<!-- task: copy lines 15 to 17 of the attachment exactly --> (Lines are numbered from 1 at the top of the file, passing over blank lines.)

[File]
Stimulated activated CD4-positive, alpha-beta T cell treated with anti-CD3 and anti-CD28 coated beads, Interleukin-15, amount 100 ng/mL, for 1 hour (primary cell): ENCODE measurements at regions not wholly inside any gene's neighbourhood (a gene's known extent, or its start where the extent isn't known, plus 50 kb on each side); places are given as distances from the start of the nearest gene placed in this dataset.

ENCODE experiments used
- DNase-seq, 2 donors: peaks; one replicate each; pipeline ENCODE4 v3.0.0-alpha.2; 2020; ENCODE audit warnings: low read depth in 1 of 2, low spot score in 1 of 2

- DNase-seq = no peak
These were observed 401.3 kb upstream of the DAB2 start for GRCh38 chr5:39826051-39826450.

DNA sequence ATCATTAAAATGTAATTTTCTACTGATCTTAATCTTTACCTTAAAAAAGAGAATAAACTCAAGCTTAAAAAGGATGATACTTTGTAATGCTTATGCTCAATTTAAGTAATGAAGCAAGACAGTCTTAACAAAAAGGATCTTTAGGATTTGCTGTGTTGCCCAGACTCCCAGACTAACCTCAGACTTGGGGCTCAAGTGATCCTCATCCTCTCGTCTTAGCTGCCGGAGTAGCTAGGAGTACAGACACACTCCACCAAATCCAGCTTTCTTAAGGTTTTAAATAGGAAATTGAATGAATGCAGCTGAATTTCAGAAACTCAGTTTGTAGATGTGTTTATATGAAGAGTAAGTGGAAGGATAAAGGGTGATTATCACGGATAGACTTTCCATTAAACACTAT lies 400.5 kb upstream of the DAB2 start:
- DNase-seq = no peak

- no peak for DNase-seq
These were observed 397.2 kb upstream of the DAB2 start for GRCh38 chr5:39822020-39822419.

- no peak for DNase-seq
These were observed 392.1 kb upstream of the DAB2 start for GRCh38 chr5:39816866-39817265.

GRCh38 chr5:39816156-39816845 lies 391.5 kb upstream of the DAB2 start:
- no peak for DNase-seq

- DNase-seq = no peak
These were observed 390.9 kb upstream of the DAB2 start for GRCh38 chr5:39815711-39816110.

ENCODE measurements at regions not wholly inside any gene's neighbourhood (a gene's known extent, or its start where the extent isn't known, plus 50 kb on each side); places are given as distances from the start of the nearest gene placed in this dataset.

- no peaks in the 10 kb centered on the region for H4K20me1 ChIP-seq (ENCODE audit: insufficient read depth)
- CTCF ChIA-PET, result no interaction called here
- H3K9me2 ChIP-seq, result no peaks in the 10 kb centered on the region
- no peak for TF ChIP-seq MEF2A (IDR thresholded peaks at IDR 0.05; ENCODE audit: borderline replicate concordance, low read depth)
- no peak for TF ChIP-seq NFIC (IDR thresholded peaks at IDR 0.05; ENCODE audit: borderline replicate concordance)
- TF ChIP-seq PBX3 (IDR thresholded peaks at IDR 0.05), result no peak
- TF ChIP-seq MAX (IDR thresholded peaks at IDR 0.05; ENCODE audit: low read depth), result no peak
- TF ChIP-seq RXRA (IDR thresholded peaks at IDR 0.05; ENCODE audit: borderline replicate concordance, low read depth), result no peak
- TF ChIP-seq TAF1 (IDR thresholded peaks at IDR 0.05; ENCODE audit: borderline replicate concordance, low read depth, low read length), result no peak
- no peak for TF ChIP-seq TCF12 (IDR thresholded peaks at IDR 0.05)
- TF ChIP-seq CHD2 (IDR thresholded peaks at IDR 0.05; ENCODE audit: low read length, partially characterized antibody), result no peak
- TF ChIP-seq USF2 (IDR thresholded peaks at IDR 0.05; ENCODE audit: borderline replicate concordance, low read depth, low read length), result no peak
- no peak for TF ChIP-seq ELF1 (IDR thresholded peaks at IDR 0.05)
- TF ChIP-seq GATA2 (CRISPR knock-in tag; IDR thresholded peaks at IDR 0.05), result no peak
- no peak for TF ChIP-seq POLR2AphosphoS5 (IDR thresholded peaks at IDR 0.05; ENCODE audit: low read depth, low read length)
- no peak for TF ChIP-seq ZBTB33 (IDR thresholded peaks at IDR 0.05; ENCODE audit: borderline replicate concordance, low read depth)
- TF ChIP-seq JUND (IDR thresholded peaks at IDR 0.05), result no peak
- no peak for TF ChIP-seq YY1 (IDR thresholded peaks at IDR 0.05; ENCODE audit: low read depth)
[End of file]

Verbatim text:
These were observed 390.9 kb upstream of the DAB2 start for GRCh38 chr5:39815711-39816110.

ENCODE measurements at regions not wholly inside any gene's neighbourhood (a gene's known extent, or its start where the extent isn't known, plus 50 kb on each side); places are given as distances from the start of the nearest gene placed in this dataset.

- no peaks in the 10 kb centered on the region for H4K20me1 ChIP-seq (ENCODE audit: insufficient read depth)